DC Mansion Murders: Inside the Search and Arrest of Suspect Daron Wint

Daron Wint has been arrested for the quadruple murder in D.C.

ByABC News
May 22, 2015, 1:00 PM

— -- The man accused of murdering a family and their housekeeper inside their D.C. mansion before setting it on fire was caught late Thursday night following a multi-state manhunt that stretched from Maryland to New York City.

"It’s been a very active and busy over 48 hours for us," U.S. Marshal's Commander Robert Fernandez told ABC News.

Daron Wint was named a suspect in the murder of Savvas Savopoulos, his wife Amy, their son Phillip and their housekeeper Veralicia Figueroa, whose bodies were found in the Savopoulos home after it was set on fire May 14.

Here is how it went down:

Pizza Crust

Police did not publicly release Wint's name until a week later, after they were able to positively match trace DNA they found on an uneaten pizza crust left inside the mansion. In the hours before and after the public announcement, the manhunt was on.

Fernandez said that investigators were able to trace the Prince George's County, Maryland, resident to Brooklyn, New York on Wednesday night, but they were too late.

U.S. Marshal's and New York Police Department officers "went to the location, but he had just fled so they barely missed him," Fernandez said.

PHOTO: This combination of undated photos provided by the Washington, D.C., police shows Daron Dylon Wint.
This combination of undated photos provided by the Washington, D.C., police shows Daron Dylon Wint. The police issued a news release late Wednesday, May 20, 2015, saying they are looking for Wint in connection with last Thursday's quadruple homicide of a wealthy Washington family and their housekeeper inside their multimillion-dollar home.

New York City

NYPD sources told ABC News that they still are not certain that Wint was ever actually in Brooklyn. While police said they did trace his phone to the borough, they have no other evidence except his girlfriend's testimony placing him physically in New York.

While D.C. Police Commissioner Cathy Lanier said she believed he was in Brooklyn at around noon on Thursday, New York investigators later Thursday clarified that they were "not confident" with the testimony that initially led them to believe he was there.

Now that too has changed, with a law enforcement official has now told ABC News that Wint did take a bus up to New York in order to visit his girlfriend who lives in the Canarsie section of Brooklyn.

He then hired a private livery cab to drive him back to D.C. either late Wednesday night or early Thursday, paying in cash that may have been the money he is believed to have stolen from the Savopolous home, the source said.

The livery driver has been identified to authorities and may be meeting with investigators now, according to the source.

Fernandez said the U.S. Marshals moved on and used additional information, though he did not specify what that intelligence was. It ultimately tracked Wint to College Park, Maryland.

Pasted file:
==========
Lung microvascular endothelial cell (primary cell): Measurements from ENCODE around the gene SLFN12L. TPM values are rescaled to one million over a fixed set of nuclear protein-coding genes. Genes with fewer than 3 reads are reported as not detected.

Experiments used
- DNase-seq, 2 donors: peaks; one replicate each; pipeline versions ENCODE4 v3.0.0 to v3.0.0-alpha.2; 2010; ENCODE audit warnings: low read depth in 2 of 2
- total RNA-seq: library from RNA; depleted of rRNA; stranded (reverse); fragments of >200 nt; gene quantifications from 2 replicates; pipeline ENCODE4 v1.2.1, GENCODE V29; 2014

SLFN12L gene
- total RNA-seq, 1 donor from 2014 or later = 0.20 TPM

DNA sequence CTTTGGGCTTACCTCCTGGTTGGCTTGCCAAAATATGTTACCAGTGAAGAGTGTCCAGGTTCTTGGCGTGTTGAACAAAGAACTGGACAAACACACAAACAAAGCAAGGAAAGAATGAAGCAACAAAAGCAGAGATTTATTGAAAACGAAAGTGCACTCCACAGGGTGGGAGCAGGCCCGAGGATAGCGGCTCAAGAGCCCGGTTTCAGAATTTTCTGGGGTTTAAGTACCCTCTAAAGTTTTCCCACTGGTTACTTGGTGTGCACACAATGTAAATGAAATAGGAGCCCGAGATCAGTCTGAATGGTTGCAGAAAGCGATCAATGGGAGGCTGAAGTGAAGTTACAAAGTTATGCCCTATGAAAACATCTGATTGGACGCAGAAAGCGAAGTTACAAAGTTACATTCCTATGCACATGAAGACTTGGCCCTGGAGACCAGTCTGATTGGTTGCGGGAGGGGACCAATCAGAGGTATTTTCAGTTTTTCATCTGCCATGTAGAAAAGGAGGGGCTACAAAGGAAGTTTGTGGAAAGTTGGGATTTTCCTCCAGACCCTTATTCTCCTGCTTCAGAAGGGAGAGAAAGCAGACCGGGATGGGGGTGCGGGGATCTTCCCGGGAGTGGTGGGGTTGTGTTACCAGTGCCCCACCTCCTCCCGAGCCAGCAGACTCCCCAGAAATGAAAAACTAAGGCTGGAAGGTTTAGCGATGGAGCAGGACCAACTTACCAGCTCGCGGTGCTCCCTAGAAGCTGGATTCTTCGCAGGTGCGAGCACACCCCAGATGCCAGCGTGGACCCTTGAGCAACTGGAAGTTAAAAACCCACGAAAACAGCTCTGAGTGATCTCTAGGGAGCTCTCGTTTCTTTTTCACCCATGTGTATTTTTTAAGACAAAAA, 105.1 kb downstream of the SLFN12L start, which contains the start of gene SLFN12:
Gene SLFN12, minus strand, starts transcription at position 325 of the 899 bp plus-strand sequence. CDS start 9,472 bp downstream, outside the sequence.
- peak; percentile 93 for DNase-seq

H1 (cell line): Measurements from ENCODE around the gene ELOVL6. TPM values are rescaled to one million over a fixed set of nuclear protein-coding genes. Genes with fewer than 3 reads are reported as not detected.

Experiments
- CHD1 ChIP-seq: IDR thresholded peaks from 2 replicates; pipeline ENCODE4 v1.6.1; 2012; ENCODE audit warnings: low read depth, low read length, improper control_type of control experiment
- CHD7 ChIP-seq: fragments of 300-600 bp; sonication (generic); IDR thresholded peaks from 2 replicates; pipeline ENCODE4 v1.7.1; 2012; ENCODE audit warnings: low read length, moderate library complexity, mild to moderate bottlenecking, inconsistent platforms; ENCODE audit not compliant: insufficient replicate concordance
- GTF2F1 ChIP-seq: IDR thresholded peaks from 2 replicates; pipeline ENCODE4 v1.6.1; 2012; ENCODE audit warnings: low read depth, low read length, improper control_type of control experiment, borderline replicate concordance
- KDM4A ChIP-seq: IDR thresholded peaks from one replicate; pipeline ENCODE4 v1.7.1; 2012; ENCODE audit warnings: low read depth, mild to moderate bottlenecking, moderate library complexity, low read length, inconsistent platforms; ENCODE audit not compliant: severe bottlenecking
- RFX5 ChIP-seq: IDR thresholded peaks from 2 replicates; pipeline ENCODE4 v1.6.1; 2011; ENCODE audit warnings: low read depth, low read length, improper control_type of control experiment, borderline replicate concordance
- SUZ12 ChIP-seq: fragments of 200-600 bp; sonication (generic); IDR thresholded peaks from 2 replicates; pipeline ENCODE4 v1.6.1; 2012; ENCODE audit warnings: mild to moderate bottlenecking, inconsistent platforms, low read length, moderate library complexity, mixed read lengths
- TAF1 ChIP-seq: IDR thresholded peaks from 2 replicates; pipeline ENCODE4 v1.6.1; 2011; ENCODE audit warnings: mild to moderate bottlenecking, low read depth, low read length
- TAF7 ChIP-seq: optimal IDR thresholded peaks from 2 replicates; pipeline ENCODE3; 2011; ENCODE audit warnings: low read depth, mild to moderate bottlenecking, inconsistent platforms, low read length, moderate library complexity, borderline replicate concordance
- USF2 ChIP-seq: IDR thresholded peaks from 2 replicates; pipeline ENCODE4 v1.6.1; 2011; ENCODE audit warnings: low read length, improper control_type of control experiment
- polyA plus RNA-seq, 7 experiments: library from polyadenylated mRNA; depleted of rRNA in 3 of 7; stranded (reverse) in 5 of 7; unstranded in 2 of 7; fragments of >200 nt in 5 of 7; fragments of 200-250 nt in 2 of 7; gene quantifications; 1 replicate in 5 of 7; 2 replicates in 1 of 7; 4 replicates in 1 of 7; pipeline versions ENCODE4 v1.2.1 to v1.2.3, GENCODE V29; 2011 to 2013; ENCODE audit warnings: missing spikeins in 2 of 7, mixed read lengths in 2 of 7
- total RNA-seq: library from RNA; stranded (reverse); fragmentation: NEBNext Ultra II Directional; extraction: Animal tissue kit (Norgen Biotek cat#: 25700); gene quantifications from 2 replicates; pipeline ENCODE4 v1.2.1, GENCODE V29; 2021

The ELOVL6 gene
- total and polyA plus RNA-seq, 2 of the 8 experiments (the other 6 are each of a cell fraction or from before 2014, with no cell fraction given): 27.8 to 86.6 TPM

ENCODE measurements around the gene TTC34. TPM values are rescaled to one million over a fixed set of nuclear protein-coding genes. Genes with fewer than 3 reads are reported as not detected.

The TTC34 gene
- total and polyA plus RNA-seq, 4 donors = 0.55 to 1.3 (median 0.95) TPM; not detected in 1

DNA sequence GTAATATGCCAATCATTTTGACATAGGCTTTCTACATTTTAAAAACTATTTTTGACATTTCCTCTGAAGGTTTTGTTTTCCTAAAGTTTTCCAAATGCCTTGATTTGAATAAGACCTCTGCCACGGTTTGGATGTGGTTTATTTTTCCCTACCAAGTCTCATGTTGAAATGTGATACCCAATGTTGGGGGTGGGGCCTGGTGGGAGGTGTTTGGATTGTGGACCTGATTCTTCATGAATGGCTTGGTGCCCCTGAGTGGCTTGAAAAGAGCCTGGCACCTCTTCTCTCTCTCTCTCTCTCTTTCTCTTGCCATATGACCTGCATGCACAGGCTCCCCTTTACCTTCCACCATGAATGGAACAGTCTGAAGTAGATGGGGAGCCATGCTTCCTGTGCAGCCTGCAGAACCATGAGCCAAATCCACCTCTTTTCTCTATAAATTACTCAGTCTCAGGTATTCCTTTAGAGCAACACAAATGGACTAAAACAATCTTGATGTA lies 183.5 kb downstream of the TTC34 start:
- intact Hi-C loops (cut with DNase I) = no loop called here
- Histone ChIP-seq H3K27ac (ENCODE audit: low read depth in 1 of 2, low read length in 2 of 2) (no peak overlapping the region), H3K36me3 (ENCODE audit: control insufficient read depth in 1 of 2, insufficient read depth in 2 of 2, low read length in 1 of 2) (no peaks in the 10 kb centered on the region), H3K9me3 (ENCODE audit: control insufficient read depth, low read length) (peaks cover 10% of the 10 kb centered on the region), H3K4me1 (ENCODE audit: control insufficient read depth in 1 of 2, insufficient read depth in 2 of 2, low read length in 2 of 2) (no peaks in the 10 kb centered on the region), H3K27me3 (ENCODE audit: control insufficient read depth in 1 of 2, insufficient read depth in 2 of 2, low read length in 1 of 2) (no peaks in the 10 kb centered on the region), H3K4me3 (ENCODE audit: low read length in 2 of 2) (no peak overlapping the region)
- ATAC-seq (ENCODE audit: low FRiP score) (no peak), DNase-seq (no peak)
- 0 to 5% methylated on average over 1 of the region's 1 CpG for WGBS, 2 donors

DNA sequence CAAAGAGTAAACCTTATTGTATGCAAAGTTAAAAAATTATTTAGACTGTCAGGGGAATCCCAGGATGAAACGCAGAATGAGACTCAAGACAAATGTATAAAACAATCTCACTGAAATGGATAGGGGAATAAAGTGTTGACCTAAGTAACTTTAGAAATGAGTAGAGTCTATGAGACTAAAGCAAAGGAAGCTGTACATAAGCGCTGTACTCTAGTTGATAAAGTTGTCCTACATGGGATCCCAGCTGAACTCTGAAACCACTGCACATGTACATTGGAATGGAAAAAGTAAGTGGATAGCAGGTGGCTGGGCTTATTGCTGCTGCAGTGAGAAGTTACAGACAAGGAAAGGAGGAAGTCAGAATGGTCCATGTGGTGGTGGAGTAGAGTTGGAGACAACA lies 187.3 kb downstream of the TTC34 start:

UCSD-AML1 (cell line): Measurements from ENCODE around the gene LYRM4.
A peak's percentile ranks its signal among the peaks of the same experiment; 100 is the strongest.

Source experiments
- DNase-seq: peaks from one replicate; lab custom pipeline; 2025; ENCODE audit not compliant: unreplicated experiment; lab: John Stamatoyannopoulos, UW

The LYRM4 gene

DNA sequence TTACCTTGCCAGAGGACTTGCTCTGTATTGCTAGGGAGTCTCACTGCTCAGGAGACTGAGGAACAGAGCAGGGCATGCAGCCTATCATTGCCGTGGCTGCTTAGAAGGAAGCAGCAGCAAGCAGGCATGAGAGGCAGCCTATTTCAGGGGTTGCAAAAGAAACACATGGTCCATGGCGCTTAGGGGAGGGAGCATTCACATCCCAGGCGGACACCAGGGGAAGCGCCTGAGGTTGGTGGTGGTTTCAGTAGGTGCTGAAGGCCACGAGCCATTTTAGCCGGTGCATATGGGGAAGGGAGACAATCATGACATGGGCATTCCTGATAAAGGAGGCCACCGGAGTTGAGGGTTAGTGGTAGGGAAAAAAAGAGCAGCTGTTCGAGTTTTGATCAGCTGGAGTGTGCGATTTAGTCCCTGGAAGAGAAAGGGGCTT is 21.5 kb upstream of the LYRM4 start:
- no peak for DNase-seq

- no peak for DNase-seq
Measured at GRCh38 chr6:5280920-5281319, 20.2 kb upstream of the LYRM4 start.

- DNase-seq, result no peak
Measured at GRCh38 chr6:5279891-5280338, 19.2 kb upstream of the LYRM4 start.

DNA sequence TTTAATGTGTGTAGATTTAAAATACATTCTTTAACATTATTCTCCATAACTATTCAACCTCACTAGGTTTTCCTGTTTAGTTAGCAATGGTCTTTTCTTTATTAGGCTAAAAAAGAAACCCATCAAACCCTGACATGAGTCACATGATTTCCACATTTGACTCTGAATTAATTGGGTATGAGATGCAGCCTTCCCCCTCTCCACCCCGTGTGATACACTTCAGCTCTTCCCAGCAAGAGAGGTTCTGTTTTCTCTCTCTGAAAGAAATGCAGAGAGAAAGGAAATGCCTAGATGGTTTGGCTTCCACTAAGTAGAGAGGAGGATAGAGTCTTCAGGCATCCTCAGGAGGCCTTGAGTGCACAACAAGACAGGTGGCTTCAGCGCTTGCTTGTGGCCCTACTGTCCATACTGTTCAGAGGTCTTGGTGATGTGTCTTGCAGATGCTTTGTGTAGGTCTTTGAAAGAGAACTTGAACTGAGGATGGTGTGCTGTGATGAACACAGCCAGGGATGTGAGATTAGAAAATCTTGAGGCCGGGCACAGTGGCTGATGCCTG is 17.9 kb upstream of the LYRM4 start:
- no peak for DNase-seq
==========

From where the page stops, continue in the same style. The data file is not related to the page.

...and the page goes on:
"We were able to marry up the information that we were getting from both locations and determined that he was en route back to the D.C. area. We just had to figure out where he was heading," Fernandez said.

PHOTO: Washington Mayor Muriel Bowser listens at left as Police Chief Cathy Lanier speaks during a news conference in Washington, May 21, 2015.
Washington Mayor Muriel Bowser listens at left as Police Chief Cathy Lanier speaks during a news conference in Washington, Thursday, May 21, 2015, to discuss the investigation into the mysterious slayings of a wealthy Washington family and their housekeeper.

Back in Maryland

Authorities placed Wint at a Howard Johnson's and planned to arrest him inside, but Fernandez said plans changed.

"Things are always fluid when you’re trying to find a human body and they’re mobile and before we could get to the hotel, two vehicles left and he was in one of the vehicles," Fernandez said.

The 20 vehicles that law enforcement had near the hotel then began following the two cars as they were driving north along Route 1. Officers were waiting to "take down" the car because they wanted to be certain he was in the vehicle. Right then the cars made "a wacky U-turn" and the Marshals thought they had been "made," Fernandez said.

Apparently they hadn't because the car trail carried on into Washington D.C. until just after 11 p.m. when the arrest was finally made.

"We reached the point where we knew we could take tactically take them down safely so we did without a vehicle pin maneuver on both vehicles and were able to stop them and arrest everybody with not a shot fired," Fernandez said.

Wint was in a car with another man and two women, and two other men were in the second car, authorities said.

Law enforcement sources have told ABC News that none of the others traveling with Wint were arrested. Wint is the only one facing charges at this time.

ABC News' Aaron Katersky and Jack Date contributed to this report.

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